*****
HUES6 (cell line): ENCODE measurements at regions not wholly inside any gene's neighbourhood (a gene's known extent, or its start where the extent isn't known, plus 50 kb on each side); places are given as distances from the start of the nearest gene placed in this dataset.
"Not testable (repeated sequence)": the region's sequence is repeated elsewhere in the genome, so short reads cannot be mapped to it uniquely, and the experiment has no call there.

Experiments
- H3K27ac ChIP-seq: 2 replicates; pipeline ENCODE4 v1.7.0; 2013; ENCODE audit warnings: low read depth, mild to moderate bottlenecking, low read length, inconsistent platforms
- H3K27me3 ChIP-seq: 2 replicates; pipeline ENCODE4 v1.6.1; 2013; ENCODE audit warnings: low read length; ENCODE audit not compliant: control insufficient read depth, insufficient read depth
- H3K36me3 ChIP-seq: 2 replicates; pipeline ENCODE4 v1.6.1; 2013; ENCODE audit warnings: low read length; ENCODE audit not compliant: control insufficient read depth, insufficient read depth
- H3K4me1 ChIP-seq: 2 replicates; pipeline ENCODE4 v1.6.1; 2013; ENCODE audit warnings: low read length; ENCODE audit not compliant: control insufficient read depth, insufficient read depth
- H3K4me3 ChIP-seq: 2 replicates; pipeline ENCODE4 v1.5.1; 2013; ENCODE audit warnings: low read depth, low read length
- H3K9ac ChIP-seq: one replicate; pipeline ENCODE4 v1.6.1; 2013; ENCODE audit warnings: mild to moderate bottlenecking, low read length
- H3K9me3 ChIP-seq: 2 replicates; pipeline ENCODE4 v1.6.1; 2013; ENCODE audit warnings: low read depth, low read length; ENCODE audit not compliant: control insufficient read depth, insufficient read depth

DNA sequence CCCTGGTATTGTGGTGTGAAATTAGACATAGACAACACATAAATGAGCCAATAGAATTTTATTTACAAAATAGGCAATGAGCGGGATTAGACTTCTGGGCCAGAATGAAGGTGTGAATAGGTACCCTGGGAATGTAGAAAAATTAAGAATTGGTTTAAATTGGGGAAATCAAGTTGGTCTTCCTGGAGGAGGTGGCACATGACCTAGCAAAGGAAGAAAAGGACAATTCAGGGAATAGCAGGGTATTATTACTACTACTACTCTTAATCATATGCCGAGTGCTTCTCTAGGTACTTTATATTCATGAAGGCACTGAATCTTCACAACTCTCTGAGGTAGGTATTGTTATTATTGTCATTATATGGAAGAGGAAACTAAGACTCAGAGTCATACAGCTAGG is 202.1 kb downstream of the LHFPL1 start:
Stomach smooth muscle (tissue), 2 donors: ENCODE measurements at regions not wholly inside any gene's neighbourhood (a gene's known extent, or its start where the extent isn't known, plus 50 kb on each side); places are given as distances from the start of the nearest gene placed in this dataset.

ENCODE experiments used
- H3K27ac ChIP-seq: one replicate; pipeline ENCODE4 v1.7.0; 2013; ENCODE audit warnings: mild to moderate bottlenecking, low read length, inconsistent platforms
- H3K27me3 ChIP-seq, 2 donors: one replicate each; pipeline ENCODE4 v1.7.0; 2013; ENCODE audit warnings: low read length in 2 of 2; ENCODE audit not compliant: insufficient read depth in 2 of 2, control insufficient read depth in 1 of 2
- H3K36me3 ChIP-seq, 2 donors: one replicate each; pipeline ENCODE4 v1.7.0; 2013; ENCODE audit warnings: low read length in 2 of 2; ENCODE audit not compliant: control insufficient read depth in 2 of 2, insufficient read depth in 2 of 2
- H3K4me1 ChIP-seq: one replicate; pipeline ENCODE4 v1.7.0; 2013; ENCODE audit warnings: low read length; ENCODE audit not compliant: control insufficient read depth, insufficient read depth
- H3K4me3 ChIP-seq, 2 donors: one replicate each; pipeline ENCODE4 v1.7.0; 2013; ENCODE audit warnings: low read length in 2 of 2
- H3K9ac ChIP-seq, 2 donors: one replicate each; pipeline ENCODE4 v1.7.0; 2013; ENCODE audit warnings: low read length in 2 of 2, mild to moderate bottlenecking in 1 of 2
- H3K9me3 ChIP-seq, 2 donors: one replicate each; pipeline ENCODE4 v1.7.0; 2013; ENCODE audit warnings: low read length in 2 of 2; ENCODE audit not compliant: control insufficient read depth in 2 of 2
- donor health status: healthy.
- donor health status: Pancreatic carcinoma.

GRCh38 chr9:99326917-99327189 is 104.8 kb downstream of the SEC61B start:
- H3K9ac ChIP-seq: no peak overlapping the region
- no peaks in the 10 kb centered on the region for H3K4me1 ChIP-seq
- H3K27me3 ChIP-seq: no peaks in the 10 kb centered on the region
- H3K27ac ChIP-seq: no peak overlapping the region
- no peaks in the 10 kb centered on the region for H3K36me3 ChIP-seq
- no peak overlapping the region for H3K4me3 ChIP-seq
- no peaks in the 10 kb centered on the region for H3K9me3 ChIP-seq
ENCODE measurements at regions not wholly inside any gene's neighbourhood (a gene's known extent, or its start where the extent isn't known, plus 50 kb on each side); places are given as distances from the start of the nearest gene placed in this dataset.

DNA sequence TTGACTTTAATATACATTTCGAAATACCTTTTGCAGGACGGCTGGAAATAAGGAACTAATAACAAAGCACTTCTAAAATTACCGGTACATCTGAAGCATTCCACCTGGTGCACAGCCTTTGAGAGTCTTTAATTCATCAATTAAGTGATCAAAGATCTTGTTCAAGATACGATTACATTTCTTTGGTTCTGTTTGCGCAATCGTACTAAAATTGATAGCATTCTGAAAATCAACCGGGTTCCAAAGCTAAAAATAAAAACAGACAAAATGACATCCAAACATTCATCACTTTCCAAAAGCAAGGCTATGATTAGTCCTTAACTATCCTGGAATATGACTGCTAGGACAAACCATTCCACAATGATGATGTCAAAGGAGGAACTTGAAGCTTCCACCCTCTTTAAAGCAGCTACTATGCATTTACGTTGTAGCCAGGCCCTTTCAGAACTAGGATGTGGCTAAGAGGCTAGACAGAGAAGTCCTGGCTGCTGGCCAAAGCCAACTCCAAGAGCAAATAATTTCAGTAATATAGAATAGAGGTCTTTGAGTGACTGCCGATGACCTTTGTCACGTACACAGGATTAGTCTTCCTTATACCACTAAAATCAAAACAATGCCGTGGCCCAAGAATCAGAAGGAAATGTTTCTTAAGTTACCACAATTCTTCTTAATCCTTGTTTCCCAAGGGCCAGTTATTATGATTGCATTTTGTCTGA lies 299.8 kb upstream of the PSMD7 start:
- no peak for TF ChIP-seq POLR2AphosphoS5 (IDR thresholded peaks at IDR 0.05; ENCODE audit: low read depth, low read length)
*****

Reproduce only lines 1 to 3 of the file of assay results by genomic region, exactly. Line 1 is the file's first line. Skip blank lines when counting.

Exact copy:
HUES6 (cell line): ENCODE measurements at regions not wholly inside any gene's neighbourhood (a gene's known extent, or its start where the extent isn't known, plus 50 kb on each side); places are given as distances from the start of the nearest gene placed in this dataset.
"Not testable (repeated sequence)": the region's sequence is repeated elsewhere in the genome, so short reads cannot be mapped to it uniquely, and the experiment has no call there.

Experiments